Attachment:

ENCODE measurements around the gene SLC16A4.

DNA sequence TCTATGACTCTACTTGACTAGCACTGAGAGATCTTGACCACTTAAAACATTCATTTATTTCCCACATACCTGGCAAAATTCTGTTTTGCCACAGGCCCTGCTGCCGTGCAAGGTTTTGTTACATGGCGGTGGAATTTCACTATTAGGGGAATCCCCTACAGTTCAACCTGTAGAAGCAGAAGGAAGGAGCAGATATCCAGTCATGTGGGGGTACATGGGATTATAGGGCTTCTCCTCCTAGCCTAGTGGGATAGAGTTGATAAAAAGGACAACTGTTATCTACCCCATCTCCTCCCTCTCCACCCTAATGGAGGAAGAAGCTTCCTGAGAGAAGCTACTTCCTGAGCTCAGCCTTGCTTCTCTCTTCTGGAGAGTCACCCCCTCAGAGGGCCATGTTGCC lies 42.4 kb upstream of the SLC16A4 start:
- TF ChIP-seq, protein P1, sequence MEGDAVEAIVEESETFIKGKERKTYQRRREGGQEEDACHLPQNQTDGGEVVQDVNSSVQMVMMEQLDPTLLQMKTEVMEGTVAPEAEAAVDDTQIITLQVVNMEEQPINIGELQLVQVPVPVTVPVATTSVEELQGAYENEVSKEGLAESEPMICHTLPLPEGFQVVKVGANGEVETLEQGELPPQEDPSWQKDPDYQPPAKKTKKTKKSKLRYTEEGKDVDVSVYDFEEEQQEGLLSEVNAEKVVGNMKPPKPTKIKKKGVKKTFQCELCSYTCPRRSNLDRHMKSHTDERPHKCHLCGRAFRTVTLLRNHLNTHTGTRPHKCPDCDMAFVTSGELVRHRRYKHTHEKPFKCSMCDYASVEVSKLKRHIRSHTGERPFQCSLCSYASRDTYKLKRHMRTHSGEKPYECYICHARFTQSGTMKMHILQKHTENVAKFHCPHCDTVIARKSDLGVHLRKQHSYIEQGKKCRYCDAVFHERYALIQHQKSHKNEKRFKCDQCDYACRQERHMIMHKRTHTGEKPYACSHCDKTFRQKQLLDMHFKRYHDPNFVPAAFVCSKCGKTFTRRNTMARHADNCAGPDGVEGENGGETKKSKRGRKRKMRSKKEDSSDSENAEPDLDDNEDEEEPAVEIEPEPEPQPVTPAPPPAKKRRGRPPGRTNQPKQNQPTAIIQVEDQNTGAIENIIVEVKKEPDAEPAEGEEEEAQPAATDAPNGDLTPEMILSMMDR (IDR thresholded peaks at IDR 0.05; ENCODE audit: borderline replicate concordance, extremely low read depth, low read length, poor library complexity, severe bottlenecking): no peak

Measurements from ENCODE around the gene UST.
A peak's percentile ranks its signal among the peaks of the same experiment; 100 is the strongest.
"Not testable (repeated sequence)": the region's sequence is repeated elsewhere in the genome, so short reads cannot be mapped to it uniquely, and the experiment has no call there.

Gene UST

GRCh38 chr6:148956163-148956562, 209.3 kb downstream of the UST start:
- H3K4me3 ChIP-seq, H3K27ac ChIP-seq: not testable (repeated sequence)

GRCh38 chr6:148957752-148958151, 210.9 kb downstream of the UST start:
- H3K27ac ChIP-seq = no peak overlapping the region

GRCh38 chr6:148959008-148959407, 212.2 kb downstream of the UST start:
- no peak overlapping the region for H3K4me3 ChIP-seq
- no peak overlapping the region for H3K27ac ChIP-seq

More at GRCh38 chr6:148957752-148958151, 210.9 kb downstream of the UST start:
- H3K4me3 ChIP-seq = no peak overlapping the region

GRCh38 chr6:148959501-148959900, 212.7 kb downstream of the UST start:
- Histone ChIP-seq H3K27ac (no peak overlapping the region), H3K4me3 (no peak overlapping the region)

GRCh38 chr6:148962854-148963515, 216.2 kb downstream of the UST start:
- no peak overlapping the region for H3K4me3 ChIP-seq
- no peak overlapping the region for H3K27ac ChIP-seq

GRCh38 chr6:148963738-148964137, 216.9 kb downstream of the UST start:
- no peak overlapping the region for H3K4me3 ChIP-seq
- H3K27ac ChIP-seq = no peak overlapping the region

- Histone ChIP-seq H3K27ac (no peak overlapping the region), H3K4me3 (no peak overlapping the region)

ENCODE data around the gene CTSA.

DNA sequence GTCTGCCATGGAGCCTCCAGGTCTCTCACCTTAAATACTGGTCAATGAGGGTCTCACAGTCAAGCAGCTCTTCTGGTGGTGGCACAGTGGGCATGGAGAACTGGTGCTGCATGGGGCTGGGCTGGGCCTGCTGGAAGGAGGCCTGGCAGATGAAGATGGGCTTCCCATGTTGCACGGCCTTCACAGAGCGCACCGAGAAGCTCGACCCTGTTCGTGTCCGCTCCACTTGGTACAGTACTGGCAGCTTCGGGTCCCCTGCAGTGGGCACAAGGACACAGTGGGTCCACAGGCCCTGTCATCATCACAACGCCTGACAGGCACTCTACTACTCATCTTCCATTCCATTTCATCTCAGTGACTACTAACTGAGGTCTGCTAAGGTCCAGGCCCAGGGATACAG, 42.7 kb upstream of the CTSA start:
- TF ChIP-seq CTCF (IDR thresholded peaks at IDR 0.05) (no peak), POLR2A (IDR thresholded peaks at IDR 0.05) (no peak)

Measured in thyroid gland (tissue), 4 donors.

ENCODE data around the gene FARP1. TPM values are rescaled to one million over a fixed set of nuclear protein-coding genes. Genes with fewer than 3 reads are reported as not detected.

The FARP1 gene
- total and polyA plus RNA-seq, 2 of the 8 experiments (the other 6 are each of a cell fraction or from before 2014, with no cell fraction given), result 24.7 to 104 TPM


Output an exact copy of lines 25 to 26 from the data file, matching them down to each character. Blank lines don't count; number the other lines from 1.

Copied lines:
- Histone ChIP-seq H3K27ac (no peak overlapping the region), H3K4me3 (no peak overlapping the region)

ENCODE data around the gene CTSA.